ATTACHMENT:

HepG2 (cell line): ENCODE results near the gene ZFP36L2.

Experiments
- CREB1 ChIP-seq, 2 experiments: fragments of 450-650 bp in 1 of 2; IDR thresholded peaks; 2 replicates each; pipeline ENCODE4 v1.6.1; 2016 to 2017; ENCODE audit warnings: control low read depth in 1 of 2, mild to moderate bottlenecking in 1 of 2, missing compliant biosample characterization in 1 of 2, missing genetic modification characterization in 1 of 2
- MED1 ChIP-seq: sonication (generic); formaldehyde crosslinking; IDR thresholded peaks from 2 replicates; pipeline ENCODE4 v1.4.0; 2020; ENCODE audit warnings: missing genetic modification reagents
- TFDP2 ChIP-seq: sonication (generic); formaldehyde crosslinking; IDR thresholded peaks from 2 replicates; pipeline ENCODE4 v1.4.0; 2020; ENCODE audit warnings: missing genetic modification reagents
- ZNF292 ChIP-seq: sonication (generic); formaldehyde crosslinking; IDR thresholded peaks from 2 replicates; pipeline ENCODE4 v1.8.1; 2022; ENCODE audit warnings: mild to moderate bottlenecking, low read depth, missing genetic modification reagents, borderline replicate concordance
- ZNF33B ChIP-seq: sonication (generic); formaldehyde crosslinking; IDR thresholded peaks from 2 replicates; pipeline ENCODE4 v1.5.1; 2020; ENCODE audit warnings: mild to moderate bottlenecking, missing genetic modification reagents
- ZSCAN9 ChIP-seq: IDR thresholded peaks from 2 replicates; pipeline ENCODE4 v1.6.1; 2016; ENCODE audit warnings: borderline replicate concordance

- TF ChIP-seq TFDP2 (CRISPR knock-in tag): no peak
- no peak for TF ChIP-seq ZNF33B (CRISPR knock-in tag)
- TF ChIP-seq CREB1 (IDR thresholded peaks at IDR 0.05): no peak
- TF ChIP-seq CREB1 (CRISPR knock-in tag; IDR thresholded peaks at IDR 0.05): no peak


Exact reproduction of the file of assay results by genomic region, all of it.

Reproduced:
HepG2 (cell line): ENCODE results near the gene ZFP36L2.

Experiments
- CREB1 ChIP-seq, 2 experiments: fragments of 450-650 bp in 1 of 2; IDR thresholded peaks; 2 replicates each; pipeline ENCODE4 v1.6.1; 2016 to 2017; ENCODE audit warnings: control low read depth in 1 of 2, mild to moderate bottlenecking in 1 of 2, missing compliant biosample characterization in 1 of 2, missing genetic modification characterization in 1 of 2
- MED1 ChIP-seq: sonication (generic); formaldehyde crosslinking; IDR thresholded peaks from 2 replicates; pipeline ENCODE4 v1.4.0; 2020; ENCODE audit warnings: missing genetic modification reagents
- TFDP2 ChIP-seq: sonication (generic); formaldehyde crosslinking; IDR thresholded peaks from 2 replicates; pipeline ENCODE4 v1.4.0; 2020; ENCODE audit warnings: missing genetic modification reagents
- ZNF292 ChIP-seq: sonication (generic); formaldehyde crosslinking; IDR thresholded peaks from 2 replicates; pipeline ENCODE4 v1.8.1; 2022; ENCODE audit warnings: mild to moderate bottlenecking, low read depth, missing genetic modification reagents, borderline replicate concordance
- ZNF33B ChIP-seq: sonication (generic); formaldehyde crosslinking; IDR thresholded peaks from 2 replicates; pipeline ENCODE4 v1.5.1; 2020; ENCODE audit warnings: mild to moderate bottlenecking, missing genetic modification reagents
- ZSCAN9 ChIP-seq: IDR thresholded peaks from 2 replicates; pipeline ENCODE4 v1.6.1; 2016; ENCODE audit warnings: borderline replicate concordance

- TF ChIP-seq TFDP2 (CRISPR knock-in tag): no peak
- no peak for TF ChIP-seq ZNF33B (CRISPR knock-in tag)
- TF ChIP-seq CREB1 (IDR thresholded peaks at IDR 0.05): no peak
- TF ChIP-seq CREB1 (CRISPR knock-in tag; IDR thresholded peaks at IDR 0.05): no peak